Finding the Recipe for a Data-Driven Company
These days, it seems like every company wants to be data-driven. Or, at least, they say they do. The reality is that many organizations are either reluctant to fully embrace a data-driven culture, or simply unsure how to get started.
One of the first hurdles blocking progress toward full information integration is the belief that data integrity requires extremely limited access. In the past, this might have been true. The more hands accessing a data file, the less you could depend on the accuracy of the information.
Even where there was accuracy, the data was often so inconsistent that it was nearly meaningless. Every person accessing the information might have their own individual definitions for each data point. Well-meaning staff may also attempt database corrections that only make things worse.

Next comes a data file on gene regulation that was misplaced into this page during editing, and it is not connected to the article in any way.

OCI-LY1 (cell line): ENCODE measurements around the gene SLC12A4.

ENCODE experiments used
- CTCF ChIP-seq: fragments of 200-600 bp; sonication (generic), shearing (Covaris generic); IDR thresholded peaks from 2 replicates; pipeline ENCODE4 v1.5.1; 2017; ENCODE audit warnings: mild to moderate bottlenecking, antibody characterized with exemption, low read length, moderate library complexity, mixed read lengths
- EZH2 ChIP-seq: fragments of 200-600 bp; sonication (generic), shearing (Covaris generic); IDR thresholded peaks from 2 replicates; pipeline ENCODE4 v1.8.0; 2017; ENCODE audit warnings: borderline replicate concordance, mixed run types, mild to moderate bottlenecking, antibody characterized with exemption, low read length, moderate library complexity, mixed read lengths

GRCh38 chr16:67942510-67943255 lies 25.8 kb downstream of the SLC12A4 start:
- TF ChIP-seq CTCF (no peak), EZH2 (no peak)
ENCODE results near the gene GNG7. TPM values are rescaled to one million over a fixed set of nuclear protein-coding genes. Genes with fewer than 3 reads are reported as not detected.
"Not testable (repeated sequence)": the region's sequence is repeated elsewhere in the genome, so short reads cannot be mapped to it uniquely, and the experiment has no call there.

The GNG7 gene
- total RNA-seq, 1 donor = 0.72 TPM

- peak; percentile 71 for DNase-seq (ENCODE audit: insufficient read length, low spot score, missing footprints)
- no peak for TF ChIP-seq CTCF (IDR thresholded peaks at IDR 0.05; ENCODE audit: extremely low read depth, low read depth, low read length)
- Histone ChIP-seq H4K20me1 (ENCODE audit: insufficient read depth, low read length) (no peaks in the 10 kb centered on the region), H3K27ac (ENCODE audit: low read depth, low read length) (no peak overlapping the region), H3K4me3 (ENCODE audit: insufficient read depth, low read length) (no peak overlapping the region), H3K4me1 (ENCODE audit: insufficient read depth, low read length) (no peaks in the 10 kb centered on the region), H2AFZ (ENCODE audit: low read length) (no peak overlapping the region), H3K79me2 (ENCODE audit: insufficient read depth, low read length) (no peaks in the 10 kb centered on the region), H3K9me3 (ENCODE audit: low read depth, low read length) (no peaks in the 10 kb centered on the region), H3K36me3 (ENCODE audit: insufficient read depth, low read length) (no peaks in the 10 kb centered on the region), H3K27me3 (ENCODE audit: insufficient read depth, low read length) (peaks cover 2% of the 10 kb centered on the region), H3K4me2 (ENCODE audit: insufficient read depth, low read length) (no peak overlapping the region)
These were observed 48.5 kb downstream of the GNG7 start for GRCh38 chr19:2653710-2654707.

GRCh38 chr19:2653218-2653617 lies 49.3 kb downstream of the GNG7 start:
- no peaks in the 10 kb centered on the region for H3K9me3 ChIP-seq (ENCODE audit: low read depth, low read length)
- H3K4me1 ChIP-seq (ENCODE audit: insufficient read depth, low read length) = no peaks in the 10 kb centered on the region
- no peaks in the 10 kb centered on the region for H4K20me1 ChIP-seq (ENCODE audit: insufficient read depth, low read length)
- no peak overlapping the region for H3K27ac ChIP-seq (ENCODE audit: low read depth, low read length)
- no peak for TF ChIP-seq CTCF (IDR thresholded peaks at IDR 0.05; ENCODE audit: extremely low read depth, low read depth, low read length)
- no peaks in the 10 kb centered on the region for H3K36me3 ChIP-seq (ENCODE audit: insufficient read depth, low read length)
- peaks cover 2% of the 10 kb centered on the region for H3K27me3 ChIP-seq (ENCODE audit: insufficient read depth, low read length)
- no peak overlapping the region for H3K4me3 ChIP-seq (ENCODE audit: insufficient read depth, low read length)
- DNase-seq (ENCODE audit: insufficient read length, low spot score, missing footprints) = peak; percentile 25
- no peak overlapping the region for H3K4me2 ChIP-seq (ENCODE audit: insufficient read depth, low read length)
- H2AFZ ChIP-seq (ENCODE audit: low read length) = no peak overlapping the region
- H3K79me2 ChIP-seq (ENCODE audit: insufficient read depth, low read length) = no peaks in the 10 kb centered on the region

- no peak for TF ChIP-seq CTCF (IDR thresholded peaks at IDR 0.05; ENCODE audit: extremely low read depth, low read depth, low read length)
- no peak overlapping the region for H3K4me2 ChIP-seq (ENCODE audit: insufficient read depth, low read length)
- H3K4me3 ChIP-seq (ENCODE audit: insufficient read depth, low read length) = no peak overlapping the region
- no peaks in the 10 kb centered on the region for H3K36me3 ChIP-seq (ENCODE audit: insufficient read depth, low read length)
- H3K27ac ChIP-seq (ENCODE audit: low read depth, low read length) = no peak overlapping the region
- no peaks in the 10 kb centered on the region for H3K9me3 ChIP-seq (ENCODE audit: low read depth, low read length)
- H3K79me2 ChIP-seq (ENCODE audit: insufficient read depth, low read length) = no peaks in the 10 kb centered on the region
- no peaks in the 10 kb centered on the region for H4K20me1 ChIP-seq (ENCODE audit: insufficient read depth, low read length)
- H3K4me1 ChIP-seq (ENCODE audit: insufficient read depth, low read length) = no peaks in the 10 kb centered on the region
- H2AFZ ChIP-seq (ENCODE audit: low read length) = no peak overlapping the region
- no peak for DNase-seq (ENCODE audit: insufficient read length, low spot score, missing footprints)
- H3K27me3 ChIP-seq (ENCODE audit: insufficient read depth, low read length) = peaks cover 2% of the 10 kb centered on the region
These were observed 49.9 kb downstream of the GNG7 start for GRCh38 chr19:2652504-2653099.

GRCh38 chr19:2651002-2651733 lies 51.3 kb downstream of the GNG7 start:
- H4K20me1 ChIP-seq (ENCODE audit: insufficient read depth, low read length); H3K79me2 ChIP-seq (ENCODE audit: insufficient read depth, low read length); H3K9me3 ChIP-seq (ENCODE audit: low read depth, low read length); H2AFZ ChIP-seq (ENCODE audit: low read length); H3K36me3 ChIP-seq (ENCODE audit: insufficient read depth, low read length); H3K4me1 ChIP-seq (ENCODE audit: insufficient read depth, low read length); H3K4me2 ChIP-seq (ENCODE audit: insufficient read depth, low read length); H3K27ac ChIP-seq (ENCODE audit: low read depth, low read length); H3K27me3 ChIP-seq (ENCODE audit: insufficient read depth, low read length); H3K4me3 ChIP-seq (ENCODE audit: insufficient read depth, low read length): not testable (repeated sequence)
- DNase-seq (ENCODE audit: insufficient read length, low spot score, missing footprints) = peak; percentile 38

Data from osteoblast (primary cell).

The legacy of this previously messy process is the reluctance of modern organizations to release access to data to the entire organization. Even where staff may want personal involvement, that ongoing fear of losing control is unrelenting. Leaders may believe the perfect solution is to designate a small group of database administrators and allow staff the opportunity to request extractions or fact-finding projects. This solution almost always results in bottlenecks and a distancing from the concept of including data in decisions.
Like many other fears, the fear of losing control of the database is the dragon guarding the treasure of a data-driven company. Getting beyond this fear and giving everyone access to the information equally is the only way to truly build an intelligent organization.
In the past, I’ve worked with organizations that were afraid to face this dragon. Fortunately, at JBS USA the culture is defined by the easy access to data and the powerful innovations that creates. It is a most refreshing change. It’s also a change that I’m confident you can find in your organization.